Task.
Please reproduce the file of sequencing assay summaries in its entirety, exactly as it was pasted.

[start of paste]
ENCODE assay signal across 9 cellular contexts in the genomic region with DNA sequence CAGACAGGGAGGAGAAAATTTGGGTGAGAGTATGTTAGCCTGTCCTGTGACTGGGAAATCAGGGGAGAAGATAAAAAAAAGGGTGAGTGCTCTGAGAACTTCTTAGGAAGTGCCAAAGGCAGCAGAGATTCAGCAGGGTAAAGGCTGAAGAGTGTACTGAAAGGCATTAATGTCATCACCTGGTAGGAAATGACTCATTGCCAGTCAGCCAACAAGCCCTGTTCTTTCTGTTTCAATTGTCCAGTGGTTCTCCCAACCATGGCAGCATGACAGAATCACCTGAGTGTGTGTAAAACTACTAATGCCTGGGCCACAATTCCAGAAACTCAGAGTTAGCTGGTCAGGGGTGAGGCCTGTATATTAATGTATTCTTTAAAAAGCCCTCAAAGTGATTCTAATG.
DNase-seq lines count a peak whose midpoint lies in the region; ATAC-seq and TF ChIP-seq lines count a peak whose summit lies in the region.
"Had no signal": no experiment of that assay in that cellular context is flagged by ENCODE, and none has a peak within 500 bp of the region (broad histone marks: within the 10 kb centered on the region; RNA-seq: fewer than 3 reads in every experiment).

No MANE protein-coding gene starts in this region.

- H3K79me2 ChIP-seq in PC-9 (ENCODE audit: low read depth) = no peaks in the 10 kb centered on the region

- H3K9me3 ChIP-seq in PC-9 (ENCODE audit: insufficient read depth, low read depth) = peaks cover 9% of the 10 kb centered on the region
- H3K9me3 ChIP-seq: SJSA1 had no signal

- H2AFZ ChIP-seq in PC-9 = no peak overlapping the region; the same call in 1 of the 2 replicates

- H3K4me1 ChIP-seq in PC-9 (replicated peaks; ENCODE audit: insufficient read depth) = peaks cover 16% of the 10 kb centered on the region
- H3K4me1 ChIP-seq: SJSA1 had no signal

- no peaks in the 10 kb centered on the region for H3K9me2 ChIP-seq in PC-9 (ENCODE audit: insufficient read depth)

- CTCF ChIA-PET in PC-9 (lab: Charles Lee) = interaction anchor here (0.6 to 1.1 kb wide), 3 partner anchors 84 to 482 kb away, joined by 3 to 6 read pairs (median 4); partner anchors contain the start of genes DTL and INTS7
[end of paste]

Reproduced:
ENCODE assay signal across 9 cellular contexts in the genomic region with DNA sequence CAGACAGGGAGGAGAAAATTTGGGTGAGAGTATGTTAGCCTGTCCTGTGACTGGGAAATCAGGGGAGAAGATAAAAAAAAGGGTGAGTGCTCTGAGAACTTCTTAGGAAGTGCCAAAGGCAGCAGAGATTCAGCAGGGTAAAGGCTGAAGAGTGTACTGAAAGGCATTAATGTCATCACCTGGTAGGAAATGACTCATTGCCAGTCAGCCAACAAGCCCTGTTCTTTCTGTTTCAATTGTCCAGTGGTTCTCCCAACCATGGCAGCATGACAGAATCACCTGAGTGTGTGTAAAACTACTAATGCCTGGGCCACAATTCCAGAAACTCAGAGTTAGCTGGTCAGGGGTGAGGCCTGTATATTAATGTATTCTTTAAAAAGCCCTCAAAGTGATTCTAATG.
DNase-seq lines count a peak whose midpoint lies in the region; ATAC-seq and TF ChIP-seq lines count a peak whose summit lies in the region.
"Had no signal": no experiment of that assay in that cellular context is flagged by ENCODE, and none has a peak within 500 bp of the region (broad histone marks: within the 10 kb centered on the region; RNA-seq: fewer than 3 reads in every experiment).

No MANE protein-coding gene starts in this region.

- H3K79me2 ChIP-seq in PC-9 (ENCODE audit: low read depth) = no peaks in the 10 kb centered on the region

- H3K9me3 ChIP-seq in PC-9 (ENCODE audit: insufficient read depth, low read depth) = peaks cover 9% of the 10 kb centered on the region
- H3K9me3 ChIP-seq: SJSA1 had no signal

- H2AFZ ChIP-seq in PC-9 = no peak overlapping the region; the same call in 1 of the 2 replicates

- H3K4me1 ChIP-seq in PC-9 (replicated peaks; ENCODE audit: insufficient read depth) = peaks cover 16% of the 10 kb centered on the region
- H3K4me1 ChIP-seq: SJSA1 had no signal

- no peaks in the 10 kb centered on the region for H3K9me2 ChIP-seq in PC-9 (ENCODE audit: insufficient read depth)

- CTCF ChIA-PET in PC-9 (lab: Charles Lee) = interaction anchor here (0.6 to 1.1 kb wide), 3 partner anchors 84 to 482 kb away, joined by 3 to 6 read pairs (median 4); partner anchors contain the start of genes DTL and INTS7